It’s unusual – but not entirely unheard of – to see volcanoes blowing smoke rings during inactive periods. But given their unpredictability, scientists had not studied this phenomenon in much depth. In a recent presentation, though, a group unveiled results from numerical studies of volcanic vortex rings. They found that the decreasing pressure on rising magma allows dissolved gases to emerge as bubbles. If the magma has the right viscosity, those bubbles can merge into one big pocket that depressurizes explosively in the vent. As the hot gases burst upward, the walls of the vent cause them to curl up into a vortex ring, provided the vent is fairly circular and uniform. That sends the roiling vortex up into the atmosphere, where it cools, condenses, and becomes visible.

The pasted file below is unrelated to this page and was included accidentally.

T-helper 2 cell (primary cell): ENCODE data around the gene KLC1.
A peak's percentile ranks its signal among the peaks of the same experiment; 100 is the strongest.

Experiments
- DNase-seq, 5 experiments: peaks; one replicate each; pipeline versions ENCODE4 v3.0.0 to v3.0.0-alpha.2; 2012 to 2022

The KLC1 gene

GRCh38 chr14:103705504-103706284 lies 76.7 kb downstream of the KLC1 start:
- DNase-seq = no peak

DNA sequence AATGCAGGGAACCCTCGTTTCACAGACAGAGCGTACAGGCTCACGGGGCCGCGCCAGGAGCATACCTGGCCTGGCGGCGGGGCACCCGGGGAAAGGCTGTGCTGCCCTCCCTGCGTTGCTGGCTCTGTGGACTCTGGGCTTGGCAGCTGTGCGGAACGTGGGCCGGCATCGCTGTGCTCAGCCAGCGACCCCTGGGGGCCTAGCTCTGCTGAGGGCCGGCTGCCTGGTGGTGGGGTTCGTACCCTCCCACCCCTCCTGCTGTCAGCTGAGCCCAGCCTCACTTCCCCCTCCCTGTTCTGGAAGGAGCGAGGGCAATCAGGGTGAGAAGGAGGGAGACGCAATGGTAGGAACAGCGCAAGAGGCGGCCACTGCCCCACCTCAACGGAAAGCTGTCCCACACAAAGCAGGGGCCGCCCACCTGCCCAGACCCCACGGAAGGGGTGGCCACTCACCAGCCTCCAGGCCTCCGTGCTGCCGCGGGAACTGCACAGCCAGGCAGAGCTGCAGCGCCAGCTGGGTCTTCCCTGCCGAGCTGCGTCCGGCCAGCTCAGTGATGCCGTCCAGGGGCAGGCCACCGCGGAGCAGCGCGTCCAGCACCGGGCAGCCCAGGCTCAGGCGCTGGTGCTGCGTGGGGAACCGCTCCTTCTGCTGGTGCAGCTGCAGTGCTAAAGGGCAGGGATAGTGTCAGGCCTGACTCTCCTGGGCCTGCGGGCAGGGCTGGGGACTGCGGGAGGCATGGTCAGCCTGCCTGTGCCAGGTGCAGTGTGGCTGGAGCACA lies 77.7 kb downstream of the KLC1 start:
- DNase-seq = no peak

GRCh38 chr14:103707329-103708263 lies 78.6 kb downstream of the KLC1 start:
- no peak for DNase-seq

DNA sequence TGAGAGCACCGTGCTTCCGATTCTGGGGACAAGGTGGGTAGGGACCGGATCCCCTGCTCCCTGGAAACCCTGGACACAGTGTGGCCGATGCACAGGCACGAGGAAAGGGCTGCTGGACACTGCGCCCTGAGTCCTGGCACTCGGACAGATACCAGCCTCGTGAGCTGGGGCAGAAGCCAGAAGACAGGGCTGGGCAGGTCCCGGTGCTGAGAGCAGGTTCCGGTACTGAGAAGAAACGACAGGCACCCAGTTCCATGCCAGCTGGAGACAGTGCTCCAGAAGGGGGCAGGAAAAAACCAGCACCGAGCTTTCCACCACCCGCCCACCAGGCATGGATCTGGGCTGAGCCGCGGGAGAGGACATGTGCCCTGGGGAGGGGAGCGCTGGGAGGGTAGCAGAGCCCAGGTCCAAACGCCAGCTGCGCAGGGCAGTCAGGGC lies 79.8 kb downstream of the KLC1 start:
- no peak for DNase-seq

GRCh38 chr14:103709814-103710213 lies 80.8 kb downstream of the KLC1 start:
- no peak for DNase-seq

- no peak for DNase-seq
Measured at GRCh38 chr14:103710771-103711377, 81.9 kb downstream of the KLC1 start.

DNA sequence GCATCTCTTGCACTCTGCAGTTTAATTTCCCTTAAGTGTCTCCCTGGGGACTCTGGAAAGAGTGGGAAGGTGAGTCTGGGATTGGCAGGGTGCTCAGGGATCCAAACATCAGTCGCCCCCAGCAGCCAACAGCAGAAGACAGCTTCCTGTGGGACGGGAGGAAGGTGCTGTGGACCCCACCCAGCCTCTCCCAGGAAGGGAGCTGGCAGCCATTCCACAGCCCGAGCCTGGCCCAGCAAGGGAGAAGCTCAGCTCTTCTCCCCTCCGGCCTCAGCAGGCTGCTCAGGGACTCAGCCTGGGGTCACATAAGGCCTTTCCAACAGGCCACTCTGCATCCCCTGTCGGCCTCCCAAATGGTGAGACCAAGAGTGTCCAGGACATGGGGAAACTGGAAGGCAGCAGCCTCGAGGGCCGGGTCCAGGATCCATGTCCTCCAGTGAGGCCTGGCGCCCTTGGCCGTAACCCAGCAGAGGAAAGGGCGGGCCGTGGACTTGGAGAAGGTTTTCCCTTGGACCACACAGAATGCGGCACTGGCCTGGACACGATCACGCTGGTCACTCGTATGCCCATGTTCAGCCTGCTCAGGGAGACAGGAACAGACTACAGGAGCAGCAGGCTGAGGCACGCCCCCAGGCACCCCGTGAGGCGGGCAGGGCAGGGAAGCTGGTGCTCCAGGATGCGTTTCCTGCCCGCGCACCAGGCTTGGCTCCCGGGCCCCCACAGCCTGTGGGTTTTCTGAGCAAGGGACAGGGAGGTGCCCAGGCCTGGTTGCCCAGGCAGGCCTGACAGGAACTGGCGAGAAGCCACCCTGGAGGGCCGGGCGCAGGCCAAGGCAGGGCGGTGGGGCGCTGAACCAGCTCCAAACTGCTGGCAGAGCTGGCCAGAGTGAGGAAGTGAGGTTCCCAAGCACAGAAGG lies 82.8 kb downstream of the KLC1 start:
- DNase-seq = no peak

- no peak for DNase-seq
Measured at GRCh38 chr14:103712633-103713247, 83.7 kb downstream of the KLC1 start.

The need for a circular vent matches observations of volcanic vortex rings in nature, like the infrared image shown above. Volcano watchers find that vortex rings only form from some vents, and the more circular the vent, the more likely it can produce vortex rings. (Image credit: B. Simons; research credit: F. Pulvirenti et al.; via Nat Geo; submitted by Kam-Yung Soh)